Advice Columnist Is Sorry for Making a Stink About Gendered Pronouns

On Monday, Salon published a letter sent to the man, Cary Tennis, who writes their advice column. The letter was from a reader who was upset because his or her husband or wife had been having an affair with someone from their office. Cary felt for them, but he didn't feel for the way they didn't mention the gender of anyone involved.

Before doling out his advice, Cary wrote:

"I am having a very hard time coping with the lack of gendered pronouns in your letter. God gave us gendered pronouns so we don’t have to write 'spouse.' He gave us 'sister' and 'brother' so we don’t have to write 'sibling.'

If you’re all three men, or all three women, you could just tell me. I can handle it. Instead it’s all 'spouse' this and 'other person' that. I’ve never met anybody who had no gender. I’ve met people who were all genders at once but that’s San Francisco."

Commenters jumped on Cary for deciding that the letter-writer was "a woman married to a man who had an affair with a woman where he works," deeming his assumption that it was a man who had cheated – and not a woman – as sexist. His use of the phrase "God gave us" didn't help.

On Thursday evening, Cary wrote an apology piece, explaining that he has "some sincere and serious thoughts about the matter in general":

"I can see now that I was wrong to take the tone I did and to say the things I said the way I said them. I apologize for my tone of overbearing, hectoring intolerance and arrogance, and for the careless ignorance that underlay it. I berated the letter writer for doing something that was quite well-meaning — carefully avoiding gendered pronouns in the text.

Now, just to clarify: I thought I was talking about language in a humorous way. I really did. But I was wrong. The 'God gave us …' part: That also was meant in an ironic vein. I can see now, though, that it didn’t come off that way. That’s the only clarification I wish to make."

Cary asked letter writers in the future to be particularly explicit about their "progressive thoughts on gender" if they have them. "I would ask that letter writers not just avoid using gendered pronouns but openly draw our attention to the issue," he writes. "Please say, 'I am purposefully not using the pronouns "he" and "she" because I think they are wrongfully narrow.'"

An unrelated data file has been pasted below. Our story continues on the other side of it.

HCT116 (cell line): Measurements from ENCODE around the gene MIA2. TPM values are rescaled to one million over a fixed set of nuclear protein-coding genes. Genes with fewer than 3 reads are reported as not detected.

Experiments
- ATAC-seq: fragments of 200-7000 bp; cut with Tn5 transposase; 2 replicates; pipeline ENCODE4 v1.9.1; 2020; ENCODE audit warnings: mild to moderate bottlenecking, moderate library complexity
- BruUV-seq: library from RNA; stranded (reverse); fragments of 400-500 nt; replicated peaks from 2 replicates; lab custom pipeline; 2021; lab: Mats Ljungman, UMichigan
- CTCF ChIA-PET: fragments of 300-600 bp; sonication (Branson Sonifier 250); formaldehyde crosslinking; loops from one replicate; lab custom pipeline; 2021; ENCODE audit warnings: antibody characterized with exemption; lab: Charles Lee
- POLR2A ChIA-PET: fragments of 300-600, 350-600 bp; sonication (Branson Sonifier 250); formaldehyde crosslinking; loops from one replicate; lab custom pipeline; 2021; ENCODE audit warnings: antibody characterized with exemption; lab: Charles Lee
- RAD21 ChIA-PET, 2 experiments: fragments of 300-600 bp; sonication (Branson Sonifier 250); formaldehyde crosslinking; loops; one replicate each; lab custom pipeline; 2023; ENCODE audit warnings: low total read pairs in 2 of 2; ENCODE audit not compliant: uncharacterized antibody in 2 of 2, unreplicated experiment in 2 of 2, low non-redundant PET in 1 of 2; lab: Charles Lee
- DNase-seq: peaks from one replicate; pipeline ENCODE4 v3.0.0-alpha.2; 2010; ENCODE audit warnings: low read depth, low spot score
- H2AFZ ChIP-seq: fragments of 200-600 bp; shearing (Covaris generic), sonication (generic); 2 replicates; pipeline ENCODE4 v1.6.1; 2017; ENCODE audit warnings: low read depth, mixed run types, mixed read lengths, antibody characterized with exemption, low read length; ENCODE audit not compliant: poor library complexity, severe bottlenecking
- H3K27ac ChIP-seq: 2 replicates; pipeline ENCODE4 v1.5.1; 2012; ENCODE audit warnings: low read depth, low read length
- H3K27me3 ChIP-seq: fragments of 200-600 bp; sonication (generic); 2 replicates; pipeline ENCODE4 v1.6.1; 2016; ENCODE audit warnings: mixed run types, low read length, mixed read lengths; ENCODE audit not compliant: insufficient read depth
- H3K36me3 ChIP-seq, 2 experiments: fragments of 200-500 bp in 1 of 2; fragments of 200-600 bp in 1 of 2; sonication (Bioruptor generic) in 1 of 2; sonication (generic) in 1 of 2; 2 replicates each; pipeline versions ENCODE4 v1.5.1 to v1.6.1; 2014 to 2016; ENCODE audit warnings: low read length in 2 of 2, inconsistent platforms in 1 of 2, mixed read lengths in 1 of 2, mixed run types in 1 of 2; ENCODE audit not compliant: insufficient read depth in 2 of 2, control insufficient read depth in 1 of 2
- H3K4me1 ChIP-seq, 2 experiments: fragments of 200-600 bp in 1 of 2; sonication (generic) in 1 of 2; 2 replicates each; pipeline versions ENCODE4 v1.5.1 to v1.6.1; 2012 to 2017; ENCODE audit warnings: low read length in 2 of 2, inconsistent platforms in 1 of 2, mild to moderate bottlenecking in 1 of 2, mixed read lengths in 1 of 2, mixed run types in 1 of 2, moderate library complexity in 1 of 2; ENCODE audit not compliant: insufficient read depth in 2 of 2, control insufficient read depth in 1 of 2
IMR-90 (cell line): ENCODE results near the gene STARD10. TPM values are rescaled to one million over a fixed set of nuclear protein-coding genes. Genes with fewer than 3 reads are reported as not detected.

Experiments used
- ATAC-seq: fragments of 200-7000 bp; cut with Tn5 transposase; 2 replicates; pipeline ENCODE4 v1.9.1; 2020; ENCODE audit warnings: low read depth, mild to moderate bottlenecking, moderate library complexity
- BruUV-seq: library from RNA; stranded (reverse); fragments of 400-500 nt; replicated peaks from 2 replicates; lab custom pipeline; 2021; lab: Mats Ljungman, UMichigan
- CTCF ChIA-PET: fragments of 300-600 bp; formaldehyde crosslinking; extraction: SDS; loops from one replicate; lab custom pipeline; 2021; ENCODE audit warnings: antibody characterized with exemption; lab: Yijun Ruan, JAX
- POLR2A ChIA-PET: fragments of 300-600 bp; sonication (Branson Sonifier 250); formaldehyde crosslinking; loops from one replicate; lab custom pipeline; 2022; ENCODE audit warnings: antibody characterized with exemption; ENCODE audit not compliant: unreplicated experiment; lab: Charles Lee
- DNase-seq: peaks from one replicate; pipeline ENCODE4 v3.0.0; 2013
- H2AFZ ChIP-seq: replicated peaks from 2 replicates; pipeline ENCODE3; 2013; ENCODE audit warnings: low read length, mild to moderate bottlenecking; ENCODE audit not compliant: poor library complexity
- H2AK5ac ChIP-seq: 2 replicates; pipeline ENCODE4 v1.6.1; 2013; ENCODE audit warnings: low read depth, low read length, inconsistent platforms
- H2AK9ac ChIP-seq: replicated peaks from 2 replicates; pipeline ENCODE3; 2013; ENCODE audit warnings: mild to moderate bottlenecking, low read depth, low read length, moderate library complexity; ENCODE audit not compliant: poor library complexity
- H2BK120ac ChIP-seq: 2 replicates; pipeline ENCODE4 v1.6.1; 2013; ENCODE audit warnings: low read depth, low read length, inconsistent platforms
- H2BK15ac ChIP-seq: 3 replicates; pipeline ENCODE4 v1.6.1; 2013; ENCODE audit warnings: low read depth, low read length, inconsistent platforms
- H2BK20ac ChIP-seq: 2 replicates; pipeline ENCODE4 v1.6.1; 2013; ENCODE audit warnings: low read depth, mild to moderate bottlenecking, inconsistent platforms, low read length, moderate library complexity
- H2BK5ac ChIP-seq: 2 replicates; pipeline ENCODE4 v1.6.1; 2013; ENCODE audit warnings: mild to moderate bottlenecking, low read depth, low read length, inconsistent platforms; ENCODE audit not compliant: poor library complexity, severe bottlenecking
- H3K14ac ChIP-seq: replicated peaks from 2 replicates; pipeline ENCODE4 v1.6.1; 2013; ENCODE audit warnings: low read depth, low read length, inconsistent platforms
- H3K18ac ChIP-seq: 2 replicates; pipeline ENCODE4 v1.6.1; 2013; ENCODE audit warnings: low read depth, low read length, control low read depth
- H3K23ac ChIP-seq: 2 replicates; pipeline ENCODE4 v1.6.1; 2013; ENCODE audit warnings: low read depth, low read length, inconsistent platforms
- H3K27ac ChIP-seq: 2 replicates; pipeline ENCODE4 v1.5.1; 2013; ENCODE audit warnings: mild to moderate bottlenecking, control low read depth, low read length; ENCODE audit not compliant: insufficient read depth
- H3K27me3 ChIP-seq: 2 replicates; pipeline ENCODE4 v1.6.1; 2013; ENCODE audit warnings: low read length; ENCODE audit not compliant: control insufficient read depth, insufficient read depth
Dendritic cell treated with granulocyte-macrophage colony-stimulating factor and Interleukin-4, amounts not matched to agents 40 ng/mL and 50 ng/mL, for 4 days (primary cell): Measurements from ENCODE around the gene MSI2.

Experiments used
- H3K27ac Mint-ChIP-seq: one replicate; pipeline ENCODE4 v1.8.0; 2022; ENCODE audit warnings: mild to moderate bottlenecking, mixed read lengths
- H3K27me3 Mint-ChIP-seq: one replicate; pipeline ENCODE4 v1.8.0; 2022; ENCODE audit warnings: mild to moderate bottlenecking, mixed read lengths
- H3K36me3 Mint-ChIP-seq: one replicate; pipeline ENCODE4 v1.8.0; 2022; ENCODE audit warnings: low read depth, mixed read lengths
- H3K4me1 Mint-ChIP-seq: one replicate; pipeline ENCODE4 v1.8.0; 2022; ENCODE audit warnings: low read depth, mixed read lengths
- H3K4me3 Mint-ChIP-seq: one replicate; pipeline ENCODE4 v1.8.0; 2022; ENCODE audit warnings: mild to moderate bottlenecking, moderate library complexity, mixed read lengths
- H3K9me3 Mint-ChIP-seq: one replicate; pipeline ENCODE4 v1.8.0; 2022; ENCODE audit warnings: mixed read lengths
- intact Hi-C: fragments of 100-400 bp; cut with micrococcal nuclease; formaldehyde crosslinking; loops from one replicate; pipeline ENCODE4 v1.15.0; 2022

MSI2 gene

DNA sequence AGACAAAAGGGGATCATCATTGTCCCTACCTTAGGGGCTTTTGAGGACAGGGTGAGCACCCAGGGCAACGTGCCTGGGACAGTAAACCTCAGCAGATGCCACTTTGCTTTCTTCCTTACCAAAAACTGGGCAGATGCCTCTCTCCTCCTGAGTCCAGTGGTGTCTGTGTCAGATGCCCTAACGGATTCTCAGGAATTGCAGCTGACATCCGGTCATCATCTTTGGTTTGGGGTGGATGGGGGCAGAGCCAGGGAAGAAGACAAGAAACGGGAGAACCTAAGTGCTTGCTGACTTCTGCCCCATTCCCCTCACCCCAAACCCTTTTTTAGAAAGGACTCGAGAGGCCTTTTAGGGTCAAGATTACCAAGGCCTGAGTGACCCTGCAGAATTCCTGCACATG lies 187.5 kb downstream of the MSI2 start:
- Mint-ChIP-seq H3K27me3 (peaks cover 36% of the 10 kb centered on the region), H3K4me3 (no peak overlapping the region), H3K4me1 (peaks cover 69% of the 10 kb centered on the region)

But that seems to be asking a lot of people, and also become totally distracting from the situation at hand. Does knowing the gender of the participants in a scenario change the advice for the better? Can an advice columnist give better advice when they know the societal pressures and circumstances involved in the gender of the people being mentioned? Or does it just distract the columnist, revealing biases and leading to suggestions that women should make different choices than men and vice versa?

In his book American Savage, fellow advice-giver Dan Savage writes about the type of advice given to women versus men around a variety of topics, particularly when it comes to couples who have sexual issues, culminating in one inevitably cheating on the other:

"...as the advice industry is biased in favor of women – women are our primary customers, you see, as women are likelier to ask for advice (and directions) – I'm supposed to blame the husbands. When the people complaining about sexless marriages are male, I'm supposed to tell them they're to blame. When the people complaining about sexless marriages are female, I'm supposed to tell them that their husbands are to blame."

For Cary to assume that the person cheating here was a man speaks specifically to Savage's issue with the way his advice-giving is supposed to be gendered. A look at his column doesn't necessarily lead one to think his advice would have been different if it had been a man talking about his wife cheating. Cary told the woman who was angry about her husband's cheating that her feelings were valid, but that they needed more open lines of communication, to see if they each could give the other what they wanted. That sounds like pretty typical advice, something that would be said even if the genders had been switched.

Though Cary's letter has the tone of someone who is confused and wants to be further educated on this topic, he doesn't really need to be. He knows why people use gendered words to begin with:

"I am interested in the gender of people. Aren’t you? The absence or refusal of gender is surely the most interesting and newsworthy of all. I want to know.

I am not a fan of keeping things mysterious. I want to know what is the deal."

Most people want to know what's going on. Most people aren't comfortable with grey areas. That's the problem and it's pretty simple. Cary certainly isn't alone in feeling the way he does. That doesn't mean, however, that there's any really popular advice out there on how to fix it.

On gendered pronouns: I was wrong [Salon]

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